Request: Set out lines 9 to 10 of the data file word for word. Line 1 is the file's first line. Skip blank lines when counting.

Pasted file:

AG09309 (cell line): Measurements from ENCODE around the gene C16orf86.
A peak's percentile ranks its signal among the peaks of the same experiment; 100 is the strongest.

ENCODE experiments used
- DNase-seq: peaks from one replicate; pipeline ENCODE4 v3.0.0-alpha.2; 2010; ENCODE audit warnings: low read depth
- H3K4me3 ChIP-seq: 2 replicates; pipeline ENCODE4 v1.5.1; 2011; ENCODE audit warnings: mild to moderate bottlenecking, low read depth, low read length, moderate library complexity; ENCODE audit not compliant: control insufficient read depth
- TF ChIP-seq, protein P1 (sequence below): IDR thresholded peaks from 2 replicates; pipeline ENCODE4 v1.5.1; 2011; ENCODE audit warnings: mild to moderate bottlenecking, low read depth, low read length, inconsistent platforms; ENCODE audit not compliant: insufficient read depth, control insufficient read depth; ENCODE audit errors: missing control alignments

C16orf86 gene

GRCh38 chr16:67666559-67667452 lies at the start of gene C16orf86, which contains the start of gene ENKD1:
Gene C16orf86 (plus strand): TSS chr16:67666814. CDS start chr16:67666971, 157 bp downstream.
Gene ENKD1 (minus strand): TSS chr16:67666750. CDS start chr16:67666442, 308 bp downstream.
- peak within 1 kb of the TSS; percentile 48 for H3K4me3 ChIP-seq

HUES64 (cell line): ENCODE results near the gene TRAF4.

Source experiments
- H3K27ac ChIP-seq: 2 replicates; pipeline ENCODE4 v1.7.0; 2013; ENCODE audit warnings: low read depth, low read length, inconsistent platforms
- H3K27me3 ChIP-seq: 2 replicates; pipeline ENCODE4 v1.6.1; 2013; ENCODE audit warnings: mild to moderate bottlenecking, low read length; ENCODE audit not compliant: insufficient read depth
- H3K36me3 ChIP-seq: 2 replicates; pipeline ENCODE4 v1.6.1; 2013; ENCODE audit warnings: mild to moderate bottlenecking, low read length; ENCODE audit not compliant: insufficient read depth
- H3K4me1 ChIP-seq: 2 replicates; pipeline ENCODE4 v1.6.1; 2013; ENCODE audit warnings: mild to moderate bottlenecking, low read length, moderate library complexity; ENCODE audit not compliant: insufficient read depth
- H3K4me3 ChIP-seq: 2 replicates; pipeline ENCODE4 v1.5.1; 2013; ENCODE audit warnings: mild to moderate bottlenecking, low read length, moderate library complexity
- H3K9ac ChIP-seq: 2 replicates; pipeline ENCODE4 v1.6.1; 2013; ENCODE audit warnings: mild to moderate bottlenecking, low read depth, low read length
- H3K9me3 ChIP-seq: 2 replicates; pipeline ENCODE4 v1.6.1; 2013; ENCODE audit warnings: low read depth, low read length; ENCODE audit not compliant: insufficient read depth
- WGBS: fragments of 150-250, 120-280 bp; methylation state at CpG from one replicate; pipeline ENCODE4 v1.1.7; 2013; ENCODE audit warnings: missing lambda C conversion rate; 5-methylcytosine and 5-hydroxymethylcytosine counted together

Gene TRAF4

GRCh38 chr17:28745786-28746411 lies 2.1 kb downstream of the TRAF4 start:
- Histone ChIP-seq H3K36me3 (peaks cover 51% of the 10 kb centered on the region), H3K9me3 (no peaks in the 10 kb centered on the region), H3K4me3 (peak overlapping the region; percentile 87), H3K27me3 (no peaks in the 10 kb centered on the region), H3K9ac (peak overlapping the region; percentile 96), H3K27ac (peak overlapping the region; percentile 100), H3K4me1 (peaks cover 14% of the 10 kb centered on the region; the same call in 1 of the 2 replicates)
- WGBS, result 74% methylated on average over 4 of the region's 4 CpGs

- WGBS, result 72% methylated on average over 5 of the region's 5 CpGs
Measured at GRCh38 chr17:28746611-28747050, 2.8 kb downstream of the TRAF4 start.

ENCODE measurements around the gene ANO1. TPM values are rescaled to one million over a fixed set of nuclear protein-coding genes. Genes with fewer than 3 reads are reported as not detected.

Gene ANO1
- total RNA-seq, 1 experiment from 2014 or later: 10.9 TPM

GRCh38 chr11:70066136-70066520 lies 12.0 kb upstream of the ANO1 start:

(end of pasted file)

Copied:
Gene C16orf86 (plus strand): TSS chr16:67666814. CDS start chr16:67666971, 157 bp downstream.
Gene ENKD1 (minus strand): TSS chr16:67666750. CDS start chr16:67666442, 308 bp downstream.